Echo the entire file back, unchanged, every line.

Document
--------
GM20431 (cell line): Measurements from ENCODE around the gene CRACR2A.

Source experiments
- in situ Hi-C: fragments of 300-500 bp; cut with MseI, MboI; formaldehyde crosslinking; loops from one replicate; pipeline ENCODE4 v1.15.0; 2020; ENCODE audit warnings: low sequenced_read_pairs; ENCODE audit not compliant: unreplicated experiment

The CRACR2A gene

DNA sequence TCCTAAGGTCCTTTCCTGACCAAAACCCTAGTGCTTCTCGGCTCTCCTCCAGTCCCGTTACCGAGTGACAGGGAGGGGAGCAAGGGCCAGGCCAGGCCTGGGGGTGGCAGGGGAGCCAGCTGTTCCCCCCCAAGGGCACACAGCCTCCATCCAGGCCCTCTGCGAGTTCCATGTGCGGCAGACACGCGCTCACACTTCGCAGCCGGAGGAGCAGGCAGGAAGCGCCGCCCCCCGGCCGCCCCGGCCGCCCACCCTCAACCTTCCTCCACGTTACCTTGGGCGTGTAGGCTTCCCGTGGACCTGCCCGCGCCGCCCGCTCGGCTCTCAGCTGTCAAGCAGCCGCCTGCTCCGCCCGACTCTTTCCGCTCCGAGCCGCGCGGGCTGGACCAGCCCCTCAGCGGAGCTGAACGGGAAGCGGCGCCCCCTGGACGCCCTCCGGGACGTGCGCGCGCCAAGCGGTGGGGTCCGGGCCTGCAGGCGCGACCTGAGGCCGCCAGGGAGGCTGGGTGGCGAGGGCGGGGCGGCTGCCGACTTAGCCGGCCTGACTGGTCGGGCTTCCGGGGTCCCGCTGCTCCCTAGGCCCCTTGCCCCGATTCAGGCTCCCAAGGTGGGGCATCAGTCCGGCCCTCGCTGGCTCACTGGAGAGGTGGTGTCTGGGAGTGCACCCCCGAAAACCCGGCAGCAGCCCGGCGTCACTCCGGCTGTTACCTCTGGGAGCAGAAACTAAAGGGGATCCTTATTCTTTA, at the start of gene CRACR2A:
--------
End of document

GM20431 (cell line): Measurements from ENCODE around the gene CRACR2A.

Source experiments
- in situ Hi-C: fragments of 300-500 bp; cut with MseI, MboI; formaldehyde crosslinking; loops from one replicate; pipeline ENCODE4 v1.15.0; 2020; ENCODE audit warnings: low sequenced_read_pairs; ENCODE audit not compliant: unreplicated experiment

The CRACR2A gene

DNA sequence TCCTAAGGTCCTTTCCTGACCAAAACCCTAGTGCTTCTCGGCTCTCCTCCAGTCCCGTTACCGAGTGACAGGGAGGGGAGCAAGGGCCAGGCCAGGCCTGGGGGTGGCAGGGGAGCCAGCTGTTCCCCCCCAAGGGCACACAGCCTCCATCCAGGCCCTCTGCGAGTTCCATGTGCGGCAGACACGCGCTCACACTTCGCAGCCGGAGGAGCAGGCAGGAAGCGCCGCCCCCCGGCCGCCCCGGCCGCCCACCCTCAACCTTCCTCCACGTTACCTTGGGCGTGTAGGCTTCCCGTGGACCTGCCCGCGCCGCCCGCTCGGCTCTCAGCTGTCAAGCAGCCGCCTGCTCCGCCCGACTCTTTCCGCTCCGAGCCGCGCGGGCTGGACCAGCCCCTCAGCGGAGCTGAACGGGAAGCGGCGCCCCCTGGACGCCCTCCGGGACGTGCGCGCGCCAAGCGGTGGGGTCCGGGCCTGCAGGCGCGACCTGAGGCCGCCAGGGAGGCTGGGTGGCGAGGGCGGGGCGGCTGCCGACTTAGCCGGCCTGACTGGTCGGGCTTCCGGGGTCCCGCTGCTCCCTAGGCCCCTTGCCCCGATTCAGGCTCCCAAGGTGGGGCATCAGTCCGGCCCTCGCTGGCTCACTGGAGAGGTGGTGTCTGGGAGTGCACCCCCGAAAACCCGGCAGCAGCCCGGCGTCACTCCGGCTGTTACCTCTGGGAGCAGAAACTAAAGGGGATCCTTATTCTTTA, at the start of gene CRACR2A: